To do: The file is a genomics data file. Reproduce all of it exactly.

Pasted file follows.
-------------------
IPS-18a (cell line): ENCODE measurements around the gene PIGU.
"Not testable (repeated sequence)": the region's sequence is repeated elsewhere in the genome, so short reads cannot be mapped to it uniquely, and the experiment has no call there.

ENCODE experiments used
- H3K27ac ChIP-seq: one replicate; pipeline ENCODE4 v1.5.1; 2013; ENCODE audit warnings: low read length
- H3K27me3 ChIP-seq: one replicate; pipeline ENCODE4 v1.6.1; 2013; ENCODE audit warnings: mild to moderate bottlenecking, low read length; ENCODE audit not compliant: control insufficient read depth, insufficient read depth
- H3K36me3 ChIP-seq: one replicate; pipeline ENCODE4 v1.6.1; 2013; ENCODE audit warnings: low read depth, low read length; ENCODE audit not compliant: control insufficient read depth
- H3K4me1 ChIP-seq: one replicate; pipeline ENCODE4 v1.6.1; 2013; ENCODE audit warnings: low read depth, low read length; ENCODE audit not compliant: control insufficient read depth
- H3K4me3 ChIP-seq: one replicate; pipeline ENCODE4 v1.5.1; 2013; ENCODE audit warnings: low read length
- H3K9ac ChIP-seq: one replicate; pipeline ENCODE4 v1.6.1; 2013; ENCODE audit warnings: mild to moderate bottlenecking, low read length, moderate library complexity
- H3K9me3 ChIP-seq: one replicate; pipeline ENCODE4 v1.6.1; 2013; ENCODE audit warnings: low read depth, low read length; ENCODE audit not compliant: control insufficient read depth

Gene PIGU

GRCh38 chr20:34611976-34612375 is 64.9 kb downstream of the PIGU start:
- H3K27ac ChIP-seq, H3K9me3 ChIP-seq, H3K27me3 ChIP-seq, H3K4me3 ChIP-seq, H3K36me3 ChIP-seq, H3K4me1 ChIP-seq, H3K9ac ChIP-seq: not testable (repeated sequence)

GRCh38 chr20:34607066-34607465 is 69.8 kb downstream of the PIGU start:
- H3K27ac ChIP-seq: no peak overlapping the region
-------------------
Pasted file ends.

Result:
IPS-18a (cell line): ENCODE measurements around the gene PIGU.
"Not testable (repeated sequence)": the region's sequence is repeated elsewhere in the genome, so short reads cannot be mapped to it uniquely, and the experiment has no call there.

ENCODE experiments used
- H3K27ac ChIP-seq: one replicate; pipeline ENCODE4 v1.5.1; 2013; ENCODE audit warnings: low read length
- H3K27me3 ChIP-seq: one replicate; pipeline ENCODE4 v1.6.1; 2013; ENCODE audit warnings: mild to moderate bottlenecking, low read length; ENCODE audit not compliant: control insufficient read depth, insufficient read depth
- H3K36me3 ChIP-seq: one replicate; pipeline ENCODE4 v1.6.1; 2013; ENCODE audit warnings: low read depth, low read length; ENCODE audit not compliant: control insufficient read depth
- H3K4me1 ChIP-seq: one replicate; pipeline ENCODE4 v1.6.1; 2013; ENCODE audit warnings: low read depth, low read length; ENCODE audit not compliant: control insufficient read depth
- H3K4me3 ChIP-seq: one replicate; pipeline ENCODE4 v1.5.1; 2013; ENCODE audit warnings: low read length
- H3K9ac ChIP-seq: one replicate; pipeline ENCODE4 v1.6.1; 2013; ENCODE audit warnings: mild to moderate bottlenecking, low read length, moderate library complexity
- H3K9me3 ChIP-seq: one replicate; pipeline ENCODE4 v1.6.1; 2013; ENCODE audit warnings: low read depth, low read length; ENCODE audit not compliant: control insufficient read depth

Gene PIGU

GRCh38 chr20:34611976-34612375 is 64.9 kb downstream of the PIGU start:
- H3K27ac ChIP-seq, H3K9me3 ChIP-seq, H3K27me3 ChIP-seq, H3K4me3 ChIP-seq, H3K36me3 ChIP-seq, H3K4me1 ChIP-seq, H3K9ac ChIP-seq: not testable (repeated sequence)

GRCh38 chr20:34607066-34607465 is 69.8 kb downstream of the PIGU start:
- H3K27ac ChIP-seq: no peak overlapping the region